SMU's coach-in-waiting makes sense

April, 27, 2012
4/27/12
11:00
AM ET
Being an assistant college hoops coach rarely comes with a big-time paycheck. There are exceptions, of course: Maryland assistant Dalonte Hill became the highest-paid assistant in the country while at Kansas State, and Maryland itself has beefed up its assistant coach salaries in recent seasons. But Hill's current salary doesn't come anywhere close to what newly confirmed Southern Methodist assistant coach Tim Jankovich will be making under Larry Brown in the coming seasons. From Andy Katz:
Illinois State coach Tim Jankovich has accepted a coach-in-waiting position under SMU coach Larry Brown, the school announced Thursday. The deal is expected to be in the range of $700,000 per year, a source with direct knowledge told ESPN.com on Thursday.

There is no time limit on when Jankovich would take over for the 71-year-old Brown.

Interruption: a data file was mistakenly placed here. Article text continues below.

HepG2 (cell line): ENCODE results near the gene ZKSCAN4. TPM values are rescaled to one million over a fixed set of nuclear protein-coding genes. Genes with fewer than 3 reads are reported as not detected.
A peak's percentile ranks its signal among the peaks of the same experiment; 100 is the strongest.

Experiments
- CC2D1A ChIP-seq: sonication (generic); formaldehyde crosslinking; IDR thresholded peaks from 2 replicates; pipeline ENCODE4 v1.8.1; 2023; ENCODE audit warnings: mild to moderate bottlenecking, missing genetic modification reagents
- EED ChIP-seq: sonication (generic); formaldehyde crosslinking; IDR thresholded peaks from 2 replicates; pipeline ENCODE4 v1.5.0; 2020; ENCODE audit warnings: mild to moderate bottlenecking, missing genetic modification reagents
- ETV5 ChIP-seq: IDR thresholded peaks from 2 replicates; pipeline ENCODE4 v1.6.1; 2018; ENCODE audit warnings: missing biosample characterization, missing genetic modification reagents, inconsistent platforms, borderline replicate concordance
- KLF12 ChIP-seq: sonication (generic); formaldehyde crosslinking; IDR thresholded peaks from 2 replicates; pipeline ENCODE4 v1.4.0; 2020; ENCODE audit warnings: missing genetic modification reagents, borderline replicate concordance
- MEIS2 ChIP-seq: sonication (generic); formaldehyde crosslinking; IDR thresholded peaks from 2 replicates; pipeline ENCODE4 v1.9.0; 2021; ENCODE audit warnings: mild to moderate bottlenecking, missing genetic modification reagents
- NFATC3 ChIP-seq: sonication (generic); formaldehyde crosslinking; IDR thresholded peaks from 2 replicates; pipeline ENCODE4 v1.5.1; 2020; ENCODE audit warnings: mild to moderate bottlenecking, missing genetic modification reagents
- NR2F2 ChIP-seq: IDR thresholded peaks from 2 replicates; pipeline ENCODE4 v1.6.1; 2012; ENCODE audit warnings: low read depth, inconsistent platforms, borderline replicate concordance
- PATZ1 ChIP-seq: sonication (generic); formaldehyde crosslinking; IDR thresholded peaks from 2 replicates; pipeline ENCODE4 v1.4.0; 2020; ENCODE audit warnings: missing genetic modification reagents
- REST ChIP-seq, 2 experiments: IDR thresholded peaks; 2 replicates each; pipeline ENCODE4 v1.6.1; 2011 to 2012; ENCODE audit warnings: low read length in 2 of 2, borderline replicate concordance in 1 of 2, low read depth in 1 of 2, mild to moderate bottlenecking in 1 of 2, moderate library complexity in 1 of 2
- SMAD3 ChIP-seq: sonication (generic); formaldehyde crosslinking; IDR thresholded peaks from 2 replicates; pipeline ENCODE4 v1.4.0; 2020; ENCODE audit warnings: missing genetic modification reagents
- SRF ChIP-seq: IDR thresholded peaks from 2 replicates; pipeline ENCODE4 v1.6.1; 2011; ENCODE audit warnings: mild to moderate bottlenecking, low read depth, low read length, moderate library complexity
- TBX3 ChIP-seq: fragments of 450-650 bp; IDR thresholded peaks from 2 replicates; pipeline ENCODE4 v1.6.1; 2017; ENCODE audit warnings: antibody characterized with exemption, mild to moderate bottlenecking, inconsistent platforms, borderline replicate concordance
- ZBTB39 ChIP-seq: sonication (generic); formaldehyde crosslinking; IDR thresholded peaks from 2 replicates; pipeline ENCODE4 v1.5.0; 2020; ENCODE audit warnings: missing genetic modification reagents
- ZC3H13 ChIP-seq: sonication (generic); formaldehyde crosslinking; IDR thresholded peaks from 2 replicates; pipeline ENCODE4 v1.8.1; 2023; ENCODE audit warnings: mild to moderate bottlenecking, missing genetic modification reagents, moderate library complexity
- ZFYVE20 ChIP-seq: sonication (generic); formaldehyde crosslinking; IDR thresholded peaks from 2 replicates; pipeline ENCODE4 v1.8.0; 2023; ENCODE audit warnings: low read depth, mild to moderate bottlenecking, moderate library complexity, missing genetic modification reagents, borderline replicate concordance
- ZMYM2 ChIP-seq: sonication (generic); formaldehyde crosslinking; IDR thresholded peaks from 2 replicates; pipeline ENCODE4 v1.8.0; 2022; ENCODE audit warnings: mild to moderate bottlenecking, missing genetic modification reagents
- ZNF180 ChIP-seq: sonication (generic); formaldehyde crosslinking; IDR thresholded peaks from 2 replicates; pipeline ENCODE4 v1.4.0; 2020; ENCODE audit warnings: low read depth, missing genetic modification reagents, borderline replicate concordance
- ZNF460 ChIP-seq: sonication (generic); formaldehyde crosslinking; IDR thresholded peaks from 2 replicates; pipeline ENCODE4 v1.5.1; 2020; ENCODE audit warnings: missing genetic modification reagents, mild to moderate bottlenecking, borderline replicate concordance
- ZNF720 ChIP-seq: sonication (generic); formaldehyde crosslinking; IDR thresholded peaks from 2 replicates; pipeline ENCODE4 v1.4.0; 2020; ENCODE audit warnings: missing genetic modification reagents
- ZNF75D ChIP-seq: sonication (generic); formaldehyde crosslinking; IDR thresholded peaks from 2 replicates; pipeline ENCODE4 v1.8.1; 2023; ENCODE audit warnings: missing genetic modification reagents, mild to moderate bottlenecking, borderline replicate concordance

Yes, you read that correctly: Jankovich will be making $700,000 a year to be an assistant coach and understudy to Larry Brown. According to Andy, Jankovich had given himself a deadline of Thursday afternoon to decide whether or not to take the job. He took it, and really, can you blame him?

It has to be one of the strangest deals in modern college coaching history, but it's a fantastic one for Jankovich. He gets to lead a quality team of assistant coaches under a baggage-ridden but nonetheless legendary coach. And if -- OK, when -- Brown gets bored with the gig, Jankovich is guaranteed to take over. And he gets to make all that money! That's a huge salary for an assistant. How could Jankovich say no?

You also have to admire SMU's no-scales-on-eyes approach to the Brown hiring. They need an impact guy right now, as the program ramps up its facilities and makes its big move to the Big East. Brown is definitely that. But the Mustangs brass isn't harboring any illusions about what Brown does after a year or two at nearly every job he takes: He leaves. For one reason or another, he leaves. Jankovich and that assistant coaching staff provide an insurance policy against impending Brown boredom. They seem to have all the bases covered.

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